Fructose malabsorption


Fructose, also called fruit sugar, is a monosaccharide, but it differs from glucose in that it has a keto group located at the second carbon atom. Therefore, it is digested only in the liver.

Most people take in more than their digestive system can handle. Also, most people cannot properly absorb all the fructose they take in daily with a normal and seemingly healthy diet.

If you are consuming large amounts of fruit and think this is healthy, better think again. A normal healthy adult is able to properly digest 25-50 grams of fructose per day.

Many people are affected by this digestive problem.

Here are some examples of the fructose content of some of the most commonly consumed high fructose foods:

• Apples – 35 g/kg;
• Asparagus- 11 g/kg;
• Watermelon – 23 g/kg;
• Soft drink most often 20-35 grams in a bottle of 200 ml.

If you “stick” to a high-fructose diet, these are possible consequences:

• If your digestive system is able to absorb all of the fructose, you are at risk for weight gain, liver cirrhosis, hepatic steatosis, and other symptoms of liver abuse commonly seen in people who consume too much alcohol.

• However, if your digestive system cannot absorb all of the fructose, then you will experience the symptoms of fructose malabsorption.

What is fructose malabsorption /FM/?

It is a common digestive disorder in which the absorption of fructose or other sugars such as lactose and sorbitol in the small intestine is impaired. About 30-40% of people suffer from FM.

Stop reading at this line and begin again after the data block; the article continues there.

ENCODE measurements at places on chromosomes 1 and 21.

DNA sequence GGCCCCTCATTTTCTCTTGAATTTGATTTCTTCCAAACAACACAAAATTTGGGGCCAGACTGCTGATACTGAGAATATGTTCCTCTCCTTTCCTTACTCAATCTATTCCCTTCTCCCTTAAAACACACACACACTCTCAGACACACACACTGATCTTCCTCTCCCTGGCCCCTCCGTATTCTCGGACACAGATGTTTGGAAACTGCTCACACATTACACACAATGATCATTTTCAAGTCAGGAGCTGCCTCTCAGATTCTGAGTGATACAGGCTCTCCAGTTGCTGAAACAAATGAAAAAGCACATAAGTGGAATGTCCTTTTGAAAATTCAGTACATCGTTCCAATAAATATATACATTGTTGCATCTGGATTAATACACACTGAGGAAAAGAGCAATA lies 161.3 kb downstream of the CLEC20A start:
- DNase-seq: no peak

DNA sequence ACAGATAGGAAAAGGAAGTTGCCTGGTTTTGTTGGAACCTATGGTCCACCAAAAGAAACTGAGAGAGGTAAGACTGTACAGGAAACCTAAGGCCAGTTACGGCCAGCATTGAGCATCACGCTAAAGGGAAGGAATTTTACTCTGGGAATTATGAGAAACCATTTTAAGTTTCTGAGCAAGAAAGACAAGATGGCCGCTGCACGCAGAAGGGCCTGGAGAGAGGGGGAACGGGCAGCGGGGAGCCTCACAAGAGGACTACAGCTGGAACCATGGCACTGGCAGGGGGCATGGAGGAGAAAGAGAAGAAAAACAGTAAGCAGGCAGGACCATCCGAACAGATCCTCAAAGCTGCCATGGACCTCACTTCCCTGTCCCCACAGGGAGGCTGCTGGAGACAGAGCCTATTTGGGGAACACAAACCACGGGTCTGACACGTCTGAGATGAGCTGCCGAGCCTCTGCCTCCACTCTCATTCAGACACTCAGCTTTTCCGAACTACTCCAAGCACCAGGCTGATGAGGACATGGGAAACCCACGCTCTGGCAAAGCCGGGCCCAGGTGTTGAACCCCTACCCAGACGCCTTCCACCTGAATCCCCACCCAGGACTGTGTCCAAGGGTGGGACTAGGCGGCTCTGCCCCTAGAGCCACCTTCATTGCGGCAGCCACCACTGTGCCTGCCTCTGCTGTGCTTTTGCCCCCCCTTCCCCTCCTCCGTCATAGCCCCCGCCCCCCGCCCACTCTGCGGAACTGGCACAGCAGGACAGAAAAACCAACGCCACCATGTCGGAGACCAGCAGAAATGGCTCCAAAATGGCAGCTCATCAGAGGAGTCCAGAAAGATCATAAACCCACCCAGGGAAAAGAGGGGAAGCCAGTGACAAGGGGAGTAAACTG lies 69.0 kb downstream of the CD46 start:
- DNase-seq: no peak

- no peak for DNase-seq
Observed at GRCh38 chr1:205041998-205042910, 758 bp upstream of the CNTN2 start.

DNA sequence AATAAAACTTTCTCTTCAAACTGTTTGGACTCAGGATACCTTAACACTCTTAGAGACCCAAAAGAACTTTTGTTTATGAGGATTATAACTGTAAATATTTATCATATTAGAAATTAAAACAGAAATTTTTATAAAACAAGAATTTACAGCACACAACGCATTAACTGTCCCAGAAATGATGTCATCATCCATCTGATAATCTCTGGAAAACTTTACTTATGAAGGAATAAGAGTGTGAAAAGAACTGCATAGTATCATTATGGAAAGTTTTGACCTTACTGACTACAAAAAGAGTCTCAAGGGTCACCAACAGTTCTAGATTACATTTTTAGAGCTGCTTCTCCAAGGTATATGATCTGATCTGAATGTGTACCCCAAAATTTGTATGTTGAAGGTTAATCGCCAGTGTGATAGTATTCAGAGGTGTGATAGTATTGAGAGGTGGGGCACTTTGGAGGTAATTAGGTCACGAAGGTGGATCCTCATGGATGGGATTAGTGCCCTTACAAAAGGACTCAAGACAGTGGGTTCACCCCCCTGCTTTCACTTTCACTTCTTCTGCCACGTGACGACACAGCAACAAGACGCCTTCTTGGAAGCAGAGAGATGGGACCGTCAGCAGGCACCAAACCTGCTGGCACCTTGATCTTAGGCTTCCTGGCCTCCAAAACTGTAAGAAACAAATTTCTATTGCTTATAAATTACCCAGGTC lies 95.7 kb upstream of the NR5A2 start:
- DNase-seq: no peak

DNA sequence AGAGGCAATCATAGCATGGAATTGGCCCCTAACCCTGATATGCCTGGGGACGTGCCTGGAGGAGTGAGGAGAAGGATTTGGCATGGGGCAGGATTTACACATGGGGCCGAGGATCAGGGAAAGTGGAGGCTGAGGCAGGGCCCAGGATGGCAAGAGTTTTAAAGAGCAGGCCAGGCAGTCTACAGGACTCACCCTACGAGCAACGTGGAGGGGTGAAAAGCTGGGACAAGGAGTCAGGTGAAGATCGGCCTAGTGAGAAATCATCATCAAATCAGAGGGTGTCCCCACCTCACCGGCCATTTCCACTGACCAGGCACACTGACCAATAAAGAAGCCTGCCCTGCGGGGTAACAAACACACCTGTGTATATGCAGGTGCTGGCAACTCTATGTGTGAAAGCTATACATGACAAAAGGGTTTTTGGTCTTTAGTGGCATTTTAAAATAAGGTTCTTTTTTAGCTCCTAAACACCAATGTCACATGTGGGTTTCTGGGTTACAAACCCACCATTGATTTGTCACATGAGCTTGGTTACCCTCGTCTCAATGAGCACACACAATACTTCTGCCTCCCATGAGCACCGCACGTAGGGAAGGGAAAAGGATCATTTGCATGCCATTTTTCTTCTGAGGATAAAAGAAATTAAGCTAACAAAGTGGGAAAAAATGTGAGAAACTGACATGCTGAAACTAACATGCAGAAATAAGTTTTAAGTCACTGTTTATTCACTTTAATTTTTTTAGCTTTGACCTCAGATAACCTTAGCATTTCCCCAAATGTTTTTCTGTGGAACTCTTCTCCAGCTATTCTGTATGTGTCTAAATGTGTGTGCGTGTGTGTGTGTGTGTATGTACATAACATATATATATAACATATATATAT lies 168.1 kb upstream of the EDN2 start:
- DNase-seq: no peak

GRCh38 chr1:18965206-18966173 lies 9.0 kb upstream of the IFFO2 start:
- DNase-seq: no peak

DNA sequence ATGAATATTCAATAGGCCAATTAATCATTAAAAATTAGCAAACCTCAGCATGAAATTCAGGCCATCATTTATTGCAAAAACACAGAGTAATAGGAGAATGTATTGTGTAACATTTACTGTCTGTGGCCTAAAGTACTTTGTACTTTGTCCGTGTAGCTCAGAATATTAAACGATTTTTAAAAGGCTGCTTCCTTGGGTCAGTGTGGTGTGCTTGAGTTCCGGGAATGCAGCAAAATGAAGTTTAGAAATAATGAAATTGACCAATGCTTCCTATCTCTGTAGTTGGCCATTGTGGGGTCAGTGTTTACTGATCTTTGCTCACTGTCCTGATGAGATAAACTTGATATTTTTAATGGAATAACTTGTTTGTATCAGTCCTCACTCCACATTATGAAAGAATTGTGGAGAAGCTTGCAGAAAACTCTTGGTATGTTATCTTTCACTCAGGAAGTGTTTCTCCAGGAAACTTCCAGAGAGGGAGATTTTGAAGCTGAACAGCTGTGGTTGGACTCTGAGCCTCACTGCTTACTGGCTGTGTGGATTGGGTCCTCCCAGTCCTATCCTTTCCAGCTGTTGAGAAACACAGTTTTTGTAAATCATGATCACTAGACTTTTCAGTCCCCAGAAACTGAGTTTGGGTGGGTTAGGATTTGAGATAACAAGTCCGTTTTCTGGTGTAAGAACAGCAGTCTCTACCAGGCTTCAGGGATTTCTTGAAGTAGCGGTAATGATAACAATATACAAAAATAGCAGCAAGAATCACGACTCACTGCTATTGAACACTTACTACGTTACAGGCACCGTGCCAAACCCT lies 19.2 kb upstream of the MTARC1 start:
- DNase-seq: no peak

Fructose intolerance – unlike malabsorption is a rarer eating disorder, affecting 1 in 10,000 people and a potentially fatal condition in which the levels of liver enzymes that break down fructose are insufficient.

If you eat more fructose, the small intestine cannot absorb it and it passes into the colon. And in the large intestine, fructose prevents the absorption of water. This leads to the expulsion of watery stools and poor absorption of vitamins and minerals from food.

What are the symptoms?

Eating disorder symptoms resemble those of irritable bowel syndrome, food allergies, and food intolerances.

High amounts of sugar in the colon is food for bacteria and fungi that release hydrogen, carbon dioxide and methane. These gases create pressure in the colon, which causes bloating, pain and gas.

Immediate symptoms – appear within a few minutes after consumption up to about 3 days:

• Flatulence;
• Bloating – from fermentation in the small and large intestines;
• Diarrhea and less often constipation;
• Indigestion and stomach pains;
• Fatigue, lack of energy and general malaise;
• Brain fog and negative emotions;
• Nausea or even vomiting when consuming larger amounts of fructose;

Long-term symptoms

• A constant need to consume sweet things or, more rarely, an aversion to sweets;

• Poor absorption of vitamins and minerals causes anemia, malnutrition and general poor health. Often the levels of vitamins, folic acid, tryptophan, zinc, iron, magnesium, calcium and other minerals are low.

• Poor condition of hair, skin and nails;

• Underweight and difficulty gaining weight but it is also possible to be overweight;

• Early signs of depression, constant feeling of dissatisfaction;

• Increased levels of triglycerides in the blood;

• Heart diseases;

Treatment for fructose malabsorption

Doctors say there is no known cure for the eating disorder. The cure is in the hands of the patient and there is strong evidence that dietary changes can eliminate all symptoms, restore normal digestion and maintain good health.

After you have been symptom-free for several months, you can include fructose-containing foods in your diet. Glucose helps the absorption of fructose and therefore during treatment you can consume foods containing glucose.

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